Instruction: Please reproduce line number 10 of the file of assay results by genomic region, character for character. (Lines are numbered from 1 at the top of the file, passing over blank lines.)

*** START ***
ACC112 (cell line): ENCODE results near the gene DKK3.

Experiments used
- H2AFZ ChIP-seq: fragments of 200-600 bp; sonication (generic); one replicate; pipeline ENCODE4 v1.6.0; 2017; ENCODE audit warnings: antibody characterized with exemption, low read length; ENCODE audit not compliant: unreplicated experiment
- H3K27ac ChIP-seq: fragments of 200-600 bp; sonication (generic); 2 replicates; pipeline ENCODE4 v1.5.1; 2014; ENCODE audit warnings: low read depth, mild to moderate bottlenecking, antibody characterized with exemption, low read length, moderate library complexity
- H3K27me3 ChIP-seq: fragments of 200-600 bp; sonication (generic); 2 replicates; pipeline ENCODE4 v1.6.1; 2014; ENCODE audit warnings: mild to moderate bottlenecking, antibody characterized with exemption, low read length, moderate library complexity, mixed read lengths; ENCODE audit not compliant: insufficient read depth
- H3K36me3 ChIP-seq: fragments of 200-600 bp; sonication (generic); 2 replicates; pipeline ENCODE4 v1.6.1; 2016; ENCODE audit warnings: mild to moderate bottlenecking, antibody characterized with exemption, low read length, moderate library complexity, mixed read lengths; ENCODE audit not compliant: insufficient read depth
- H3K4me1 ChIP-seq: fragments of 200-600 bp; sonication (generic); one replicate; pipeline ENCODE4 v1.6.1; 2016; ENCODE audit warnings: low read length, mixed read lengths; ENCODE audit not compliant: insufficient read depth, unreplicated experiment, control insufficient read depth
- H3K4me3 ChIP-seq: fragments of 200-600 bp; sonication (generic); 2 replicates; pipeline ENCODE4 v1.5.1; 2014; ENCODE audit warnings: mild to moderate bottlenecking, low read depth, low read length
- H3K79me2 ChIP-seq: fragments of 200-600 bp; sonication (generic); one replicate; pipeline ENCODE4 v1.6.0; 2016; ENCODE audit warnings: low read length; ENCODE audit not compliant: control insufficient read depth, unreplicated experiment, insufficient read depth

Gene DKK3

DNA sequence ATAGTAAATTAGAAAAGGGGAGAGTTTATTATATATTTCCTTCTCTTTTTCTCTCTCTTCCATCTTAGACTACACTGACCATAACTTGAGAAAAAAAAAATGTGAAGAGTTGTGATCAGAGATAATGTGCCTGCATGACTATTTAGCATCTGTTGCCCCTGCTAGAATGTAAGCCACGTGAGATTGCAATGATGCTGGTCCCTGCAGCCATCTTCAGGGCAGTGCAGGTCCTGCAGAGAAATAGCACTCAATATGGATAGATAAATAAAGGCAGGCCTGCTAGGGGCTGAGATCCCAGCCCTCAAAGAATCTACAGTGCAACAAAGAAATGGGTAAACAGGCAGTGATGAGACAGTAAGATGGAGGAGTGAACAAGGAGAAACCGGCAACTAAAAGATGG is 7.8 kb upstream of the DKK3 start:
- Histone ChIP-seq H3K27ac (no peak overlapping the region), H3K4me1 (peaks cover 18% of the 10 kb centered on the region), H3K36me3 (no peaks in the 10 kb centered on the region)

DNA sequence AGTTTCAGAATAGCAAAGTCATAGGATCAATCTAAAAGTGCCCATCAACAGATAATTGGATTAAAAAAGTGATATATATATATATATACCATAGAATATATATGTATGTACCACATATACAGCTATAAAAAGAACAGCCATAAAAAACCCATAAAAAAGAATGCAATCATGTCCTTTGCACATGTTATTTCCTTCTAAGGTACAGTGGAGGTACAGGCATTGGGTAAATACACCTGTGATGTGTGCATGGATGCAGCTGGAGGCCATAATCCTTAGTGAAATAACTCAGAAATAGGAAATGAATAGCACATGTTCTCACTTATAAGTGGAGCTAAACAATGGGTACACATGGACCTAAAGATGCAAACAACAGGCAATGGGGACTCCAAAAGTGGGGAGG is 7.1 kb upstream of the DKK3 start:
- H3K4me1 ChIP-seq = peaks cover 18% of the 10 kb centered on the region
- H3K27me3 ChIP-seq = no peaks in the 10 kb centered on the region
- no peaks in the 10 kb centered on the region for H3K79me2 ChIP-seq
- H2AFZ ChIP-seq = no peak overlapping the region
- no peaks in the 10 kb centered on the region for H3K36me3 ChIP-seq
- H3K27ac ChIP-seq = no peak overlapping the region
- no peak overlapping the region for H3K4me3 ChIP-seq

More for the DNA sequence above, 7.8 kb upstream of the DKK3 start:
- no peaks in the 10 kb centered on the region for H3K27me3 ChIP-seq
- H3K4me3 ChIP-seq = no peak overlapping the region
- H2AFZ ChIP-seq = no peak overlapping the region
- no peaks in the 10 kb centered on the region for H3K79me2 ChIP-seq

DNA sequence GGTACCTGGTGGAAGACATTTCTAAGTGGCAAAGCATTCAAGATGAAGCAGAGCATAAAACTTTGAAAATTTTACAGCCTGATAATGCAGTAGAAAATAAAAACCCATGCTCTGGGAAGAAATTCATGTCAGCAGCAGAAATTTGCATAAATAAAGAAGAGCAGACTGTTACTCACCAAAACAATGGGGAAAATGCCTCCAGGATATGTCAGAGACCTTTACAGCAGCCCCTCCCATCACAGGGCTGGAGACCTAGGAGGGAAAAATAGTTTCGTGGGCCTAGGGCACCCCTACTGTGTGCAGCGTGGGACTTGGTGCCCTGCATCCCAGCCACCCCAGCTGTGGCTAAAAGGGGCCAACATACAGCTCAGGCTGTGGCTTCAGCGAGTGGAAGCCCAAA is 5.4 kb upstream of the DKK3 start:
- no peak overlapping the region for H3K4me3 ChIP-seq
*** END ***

Gene DKK3